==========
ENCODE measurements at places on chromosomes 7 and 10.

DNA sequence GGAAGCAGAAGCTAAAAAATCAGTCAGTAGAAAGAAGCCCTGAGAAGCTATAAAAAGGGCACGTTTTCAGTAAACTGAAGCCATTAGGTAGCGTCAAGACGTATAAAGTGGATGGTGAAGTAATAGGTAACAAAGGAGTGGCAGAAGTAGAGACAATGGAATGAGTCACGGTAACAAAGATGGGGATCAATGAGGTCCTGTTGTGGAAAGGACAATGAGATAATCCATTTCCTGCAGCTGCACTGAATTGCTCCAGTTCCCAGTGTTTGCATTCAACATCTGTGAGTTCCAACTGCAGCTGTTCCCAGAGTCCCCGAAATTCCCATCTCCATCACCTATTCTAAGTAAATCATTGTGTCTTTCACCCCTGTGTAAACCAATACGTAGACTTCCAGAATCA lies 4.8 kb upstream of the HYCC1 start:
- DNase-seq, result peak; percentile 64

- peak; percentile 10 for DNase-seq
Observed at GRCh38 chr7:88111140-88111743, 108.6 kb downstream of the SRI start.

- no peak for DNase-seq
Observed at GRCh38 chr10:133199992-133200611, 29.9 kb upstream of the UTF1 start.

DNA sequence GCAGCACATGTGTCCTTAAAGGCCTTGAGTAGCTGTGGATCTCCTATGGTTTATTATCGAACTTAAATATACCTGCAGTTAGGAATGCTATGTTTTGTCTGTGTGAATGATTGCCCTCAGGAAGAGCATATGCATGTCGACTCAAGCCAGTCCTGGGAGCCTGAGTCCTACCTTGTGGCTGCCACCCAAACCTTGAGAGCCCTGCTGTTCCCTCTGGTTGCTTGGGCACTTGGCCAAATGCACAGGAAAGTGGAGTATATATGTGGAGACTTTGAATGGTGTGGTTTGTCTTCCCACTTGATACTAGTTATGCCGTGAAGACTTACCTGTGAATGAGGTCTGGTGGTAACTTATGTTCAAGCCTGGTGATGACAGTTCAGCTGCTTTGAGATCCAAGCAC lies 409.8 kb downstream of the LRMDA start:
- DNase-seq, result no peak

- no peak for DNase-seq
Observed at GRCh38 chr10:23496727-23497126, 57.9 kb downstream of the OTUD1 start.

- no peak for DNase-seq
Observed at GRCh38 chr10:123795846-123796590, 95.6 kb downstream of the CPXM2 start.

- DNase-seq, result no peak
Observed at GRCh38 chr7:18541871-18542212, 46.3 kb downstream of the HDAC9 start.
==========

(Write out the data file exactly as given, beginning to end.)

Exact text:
ENCODE measurements at places on chromosomes 7 and 10.

DNA sequence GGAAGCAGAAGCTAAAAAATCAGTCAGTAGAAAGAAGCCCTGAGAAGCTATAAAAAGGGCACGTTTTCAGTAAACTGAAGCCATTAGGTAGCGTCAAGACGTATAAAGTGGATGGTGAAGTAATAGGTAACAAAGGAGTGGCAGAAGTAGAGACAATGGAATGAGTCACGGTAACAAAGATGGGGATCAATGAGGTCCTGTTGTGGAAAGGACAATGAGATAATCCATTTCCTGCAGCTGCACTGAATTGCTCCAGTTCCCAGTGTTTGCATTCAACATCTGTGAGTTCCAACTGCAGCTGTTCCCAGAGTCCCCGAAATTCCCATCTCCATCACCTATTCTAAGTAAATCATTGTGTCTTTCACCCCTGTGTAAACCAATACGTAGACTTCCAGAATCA lies 4.8 kb upstream of the HYCC1 start:
- DNase-seq, result peak; percentile 64

- peak; percentile 10 for DNase-seq
Observed at GRCh38 chr7:88111140-88111743, 108.6 kb downstream of the SRI start.

- no peak for DNase-seq
Observed at GRCh38 chr10:133199992-133200611, 29.9 kb upstream of the UTF1 start.

DNA sequence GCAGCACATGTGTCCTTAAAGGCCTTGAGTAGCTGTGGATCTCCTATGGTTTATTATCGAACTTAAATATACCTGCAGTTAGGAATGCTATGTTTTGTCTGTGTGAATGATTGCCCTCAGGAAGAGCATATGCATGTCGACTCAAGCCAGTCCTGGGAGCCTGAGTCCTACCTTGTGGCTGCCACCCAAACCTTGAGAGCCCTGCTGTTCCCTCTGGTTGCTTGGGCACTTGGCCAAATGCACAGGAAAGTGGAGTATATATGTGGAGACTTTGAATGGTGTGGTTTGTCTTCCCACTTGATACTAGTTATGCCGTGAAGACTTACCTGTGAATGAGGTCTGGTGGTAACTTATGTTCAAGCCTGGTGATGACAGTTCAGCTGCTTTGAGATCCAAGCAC lies 409.8 kb downstream of the LRMDA start:
- DNase-seq, result no peak

- no peak for DNase-seq
Observed at GRCh38 chr10:23496727-23497126, 57.9 kb downstream of the OTUD1 start.

- no peak for DNase-seq
Observed at GRCh38 chr10:123795846-123796590, 95.6 kb downstream of the CPXM2 start.

- DNase-seq, result no peak
Observed at GRCh38 chr7:18541871-18542212, 46.3 kb downstream of the HDAC9 start.